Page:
My Edinburgh International Film Festival day (Monday 24th June) began with two contrasting films and ended with two contrasting film makers. The films were John McKay’s ‘Not Another Happy Ending‘ which closes the festival and Paul Wright’s ‘For Those In Peril ‘. I’m not going to say which I preferred, which will get a bigger audience or which will win more prizes. What’s more important is that two such diverse films have been made in Scotland at the same time, both supported by public funds including Creative Scotland and both screening at EIFF. One is unmistakably influenced by a western-facing transatlantic sensibility, the other by a continental European one. They meet, geographically-speaking, in Scotland, but two distinct Scotlands. One is decidedly urban, contemporary middleclass, central Scotland, the other east to north east, working class, fishing town scotland. Wright’s film combines the wind-sheared and emotionally guarded with the pagan, elemental world that writers like Neil Gunn and Grassick Gibbon infused their work with, navigating between the real and the imagined. McKay’s conjures a fictional world in the world of fiction but one which which pays tribute to the canon of the romcom whereas Wright’s follows a poetic code that blows more from the east.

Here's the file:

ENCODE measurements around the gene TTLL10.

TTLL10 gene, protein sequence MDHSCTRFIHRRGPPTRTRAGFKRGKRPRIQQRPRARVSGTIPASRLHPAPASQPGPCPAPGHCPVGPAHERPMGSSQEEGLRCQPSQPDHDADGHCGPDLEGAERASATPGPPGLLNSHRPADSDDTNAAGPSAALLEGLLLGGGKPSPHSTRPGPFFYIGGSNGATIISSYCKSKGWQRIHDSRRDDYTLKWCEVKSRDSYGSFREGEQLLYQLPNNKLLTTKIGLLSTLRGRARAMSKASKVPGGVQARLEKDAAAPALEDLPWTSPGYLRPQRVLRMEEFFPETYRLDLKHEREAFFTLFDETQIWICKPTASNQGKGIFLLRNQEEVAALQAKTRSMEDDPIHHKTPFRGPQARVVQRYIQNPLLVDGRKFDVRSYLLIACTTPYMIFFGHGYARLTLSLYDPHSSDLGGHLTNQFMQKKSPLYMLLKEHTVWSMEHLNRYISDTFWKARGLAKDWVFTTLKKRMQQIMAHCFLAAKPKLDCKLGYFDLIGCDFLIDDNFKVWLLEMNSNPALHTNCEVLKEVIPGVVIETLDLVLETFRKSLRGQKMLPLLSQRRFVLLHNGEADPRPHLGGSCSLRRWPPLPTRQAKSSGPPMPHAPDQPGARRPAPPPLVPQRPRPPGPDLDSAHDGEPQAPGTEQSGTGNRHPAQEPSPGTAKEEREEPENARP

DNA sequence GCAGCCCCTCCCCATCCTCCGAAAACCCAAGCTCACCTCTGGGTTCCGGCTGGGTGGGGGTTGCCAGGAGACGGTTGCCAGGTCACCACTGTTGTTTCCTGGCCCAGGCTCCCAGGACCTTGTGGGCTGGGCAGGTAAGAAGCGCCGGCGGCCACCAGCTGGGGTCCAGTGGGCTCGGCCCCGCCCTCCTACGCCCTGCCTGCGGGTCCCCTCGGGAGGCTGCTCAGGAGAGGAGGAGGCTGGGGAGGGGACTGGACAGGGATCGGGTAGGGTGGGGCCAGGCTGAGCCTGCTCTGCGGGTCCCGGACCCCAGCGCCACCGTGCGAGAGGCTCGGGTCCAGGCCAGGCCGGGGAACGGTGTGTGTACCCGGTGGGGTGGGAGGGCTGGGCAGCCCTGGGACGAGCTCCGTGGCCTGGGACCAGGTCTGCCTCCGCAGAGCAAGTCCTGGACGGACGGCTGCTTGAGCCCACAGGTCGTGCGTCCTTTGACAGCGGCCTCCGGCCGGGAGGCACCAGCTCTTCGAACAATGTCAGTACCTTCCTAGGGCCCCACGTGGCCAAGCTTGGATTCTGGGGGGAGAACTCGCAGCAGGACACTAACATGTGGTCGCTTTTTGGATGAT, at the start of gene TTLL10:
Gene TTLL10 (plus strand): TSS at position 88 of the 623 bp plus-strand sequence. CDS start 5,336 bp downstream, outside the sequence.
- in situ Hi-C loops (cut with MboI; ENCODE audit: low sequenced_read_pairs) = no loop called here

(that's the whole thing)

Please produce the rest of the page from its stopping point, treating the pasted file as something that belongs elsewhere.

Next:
At the end of the day I listened to two masters of the documentary, Alan Berliner and Victor Kossakovsky, trade mock insults and real insights into the art of making the real poetic and the invisible visible. They too follow a western and an eastern road. Berliner, who first visited the EIFF in 1987 and told a charming story of knowing no-one in the (long gone) festival bar (where cinema three is now) until Roger Ebert came up to him and congratulated him on his film, gets almost uncomfortably close to his subjects not the least reason being they are often his family. Kossokofsky on the other hand, observes them from afar but somehow gets equally close. Two roads to a similar place, but travelled in a different way. Kossakovsky can point a camera out of his apartment window (in Tishe!) and find the human condition in a group of road menders, Berliner points his at his cousin as he enters the world of the Alzheimer’s sufferer (in First Cousin Once Removed). They joke about stealing each others ideas but the truth is they see the same world through different lenses and that is what makes cinema a richer place.